Edited by wintertime

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In terms of different systems accessing the same components (your "rats nest of inter connectivity"), I don't see this as a big problem. The systems still operate independently.

For instance, the physics system updates the positions of entities, then the rendering system draws them at those positions. The rendering system still doesn't have a dependency on the physics system though. You may need to be very explicit about the order in which systems get updated though (this isn't a new problem that an ECS framework brings to the table though).

Also, since each system uses multiple components it also destroys the Contiguous memory access principal as well.

That is true.

Regarding your animation, I also have an ECS framework with sprites that are animated from a texture atlas. The way it works is:

- The "Sprite" component identifies a texture atlas and a frame from that texture atlas.

- The "Animation" component identifies a sequence of frames (e.g. go from frame 10 to frame 20 in 5 seconds) and a current frame number.

The Animation system is then responsible for advancing the frame number if it's time, and then modifying the Sprite component's frame number. (So it depends on both the Animation and Sprite components).

Anything more complicated than that (such as your "state animation") is handled by custom scripts attached to the entity, which would then create the necessary Animation component to perform whatever animation is needed. If you have a well thought-out declarative way to express your state -> animation mapping, then I would suggest having a separate "StateAnimation" system whose job it is to create/initialize the Animation component on an entity based on its state. (And then the Animation system would take care of the rest).

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Well, the purpose of an ECS is to get away from OOP and its intertwined calltrees to have a nice clean structure, where you get a fixed list of systems that do straight iterations through full arrays of components in a fixed order. For example, you first call the physics system which updates all positions and then call the render system which reads all positions.

I dont see how the observer pattern, which is basically spaghetti-code repackaged into OOP, can help you on that, when it generates back-and-forth jumping between single components of different types. For example that would mean every single time the physics system updates one of the position components there would be a render component observing it and the code would just jump there, then back, then on the next component again and so on with the contraption.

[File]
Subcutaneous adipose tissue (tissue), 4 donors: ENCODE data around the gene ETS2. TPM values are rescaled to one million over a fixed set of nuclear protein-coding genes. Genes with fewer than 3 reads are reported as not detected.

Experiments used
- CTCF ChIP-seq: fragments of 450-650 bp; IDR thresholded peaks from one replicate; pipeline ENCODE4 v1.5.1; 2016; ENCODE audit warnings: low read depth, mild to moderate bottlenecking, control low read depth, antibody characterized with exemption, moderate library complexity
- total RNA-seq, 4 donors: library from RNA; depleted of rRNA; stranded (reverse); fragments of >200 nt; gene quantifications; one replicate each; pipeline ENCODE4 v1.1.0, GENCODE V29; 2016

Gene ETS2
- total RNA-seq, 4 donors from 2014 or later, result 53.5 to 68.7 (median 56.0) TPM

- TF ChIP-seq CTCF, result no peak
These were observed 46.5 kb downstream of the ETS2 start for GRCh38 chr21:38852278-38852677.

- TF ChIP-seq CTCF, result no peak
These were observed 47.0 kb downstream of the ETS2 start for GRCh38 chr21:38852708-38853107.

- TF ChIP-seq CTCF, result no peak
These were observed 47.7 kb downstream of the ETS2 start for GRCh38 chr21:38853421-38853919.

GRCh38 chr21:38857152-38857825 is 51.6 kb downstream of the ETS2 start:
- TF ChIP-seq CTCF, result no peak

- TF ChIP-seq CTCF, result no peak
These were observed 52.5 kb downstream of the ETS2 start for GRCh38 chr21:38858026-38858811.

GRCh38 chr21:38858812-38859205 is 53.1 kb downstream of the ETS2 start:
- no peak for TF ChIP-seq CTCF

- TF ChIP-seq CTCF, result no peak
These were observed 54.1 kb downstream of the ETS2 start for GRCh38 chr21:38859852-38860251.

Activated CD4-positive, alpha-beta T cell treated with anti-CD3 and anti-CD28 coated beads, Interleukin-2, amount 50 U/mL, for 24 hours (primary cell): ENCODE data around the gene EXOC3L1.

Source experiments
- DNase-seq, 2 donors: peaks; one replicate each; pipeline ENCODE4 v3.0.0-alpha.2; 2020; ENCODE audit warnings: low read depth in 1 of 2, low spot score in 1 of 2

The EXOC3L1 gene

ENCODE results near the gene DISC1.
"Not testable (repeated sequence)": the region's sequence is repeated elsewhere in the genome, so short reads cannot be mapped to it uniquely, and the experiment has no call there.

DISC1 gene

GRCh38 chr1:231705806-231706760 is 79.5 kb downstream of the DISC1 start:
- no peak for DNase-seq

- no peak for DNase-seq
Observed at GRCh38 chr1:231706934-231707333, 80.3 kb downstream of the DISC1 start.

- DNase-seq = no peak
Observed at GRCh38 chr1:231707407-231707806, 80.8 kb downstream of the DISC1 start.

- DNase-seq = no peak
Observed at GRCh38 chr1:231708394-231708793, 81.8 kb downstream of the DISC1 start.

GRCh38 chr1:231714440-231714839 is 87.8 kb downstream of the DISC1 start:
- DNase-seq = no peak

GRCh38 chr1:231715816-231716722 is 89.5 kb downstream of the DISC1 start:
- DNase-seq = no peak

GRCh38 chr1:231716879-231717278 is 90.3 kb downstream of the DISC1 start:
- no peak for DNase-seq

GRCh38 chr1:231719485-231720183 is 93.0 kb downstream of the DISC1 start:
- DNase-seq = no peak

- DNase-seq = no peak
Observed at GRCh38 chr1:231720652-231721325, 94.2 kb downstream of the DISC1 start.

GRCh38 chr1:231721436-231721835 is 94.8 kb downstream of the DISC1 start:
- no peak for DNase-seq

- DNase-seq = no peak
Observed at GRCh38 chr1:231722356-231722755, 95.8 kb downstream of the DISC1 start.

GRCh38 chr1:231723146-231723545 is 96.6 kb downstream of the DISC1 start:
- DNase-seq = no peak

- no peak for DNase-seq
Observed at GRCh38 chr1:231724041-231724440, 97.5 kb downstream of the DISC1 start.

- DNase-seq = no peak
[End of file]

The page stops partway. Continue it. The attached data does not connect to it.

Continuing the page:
I would suggest you read the article series at http://t-machine.org/index.php/2007/09/03/entity-systems-are-the-future-of-mmog-development-part-1/.

http://en.wikipedia.org/wiki/Entity_component_system

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I'll just put this here:
http://en.wikipedia.org/wiki/Talk:Entity_component_system#No_canonical_ECS

Well, the purpose of an ECS is to get away from OOP and its intertwined calltrees to have a nice clean structure, where you get a fixed list of systems that do straight iterations through full arrays of components in a fixed order.

According to a lot of the information I have gathered regarding ECS, one of the primary benefits is that each system is supposed to work independently, and also, using components should help avoid memory cache issues since components should be stored in contiguous Memory.

That depends on which flavour of ECS you're following. Many of the flavours do not address or achieve this goal at all.

As you can see, it becomes a rats nest of inter connectivity destroying the System Independence principle.

Break down the data-flow between systems first. Pretend that you've got a variable that can hold the entire contents of a system:
positionsRotations = ...
sprites = ...
forces = gameplaySystem.Update(positionsRotations)
newPositionsRotations = physicsSystem.Update( positionsRotations, forces )
newSprites = animationSystem.Update( sprites )
renderSystem.Update( newPositionsRotations, newSprites )

This is the overall glue between the systems. If this glue is external to them, as above, then the systems can all be completely isolated and independent. This glue layer creates the dependencies.
In a real usage, you also wouldn't be creating clones of your data (i.e. you wouldn't have positionsRotations and newPositionsRotations), but when you write it out this way, the required order of system updates becomes obvious.

As for ensuring all your data is contiguous, this is a very nice memory optimization... but it's just that -- an optimization. Don't lose sleep over it to begin with. If you've actually got performance problems, then sure, go lose some sleep and pull your hair out... but until then, relax and get things working first.

If a system needs to iterate through two sets of contiguous data, that's still pretty great. It's way better than two sets of random data, or even one set of random data.

As for jagged arrays, you can store them in two contiguous blocks. Have one block store each fixed size header, then have all the variable-sized parts stored end-to-end in another contiguous block. As long as you're never removing items, this is very easy. If you're removing items, you'll have to defragment the second block, and fix-up all your pointers into it...
struct VariableSize { int size; int* data; };
VariableSize index[256];
int allData[2048]; // index[i]->data will always point somewhere into this array
Edited by Hodgman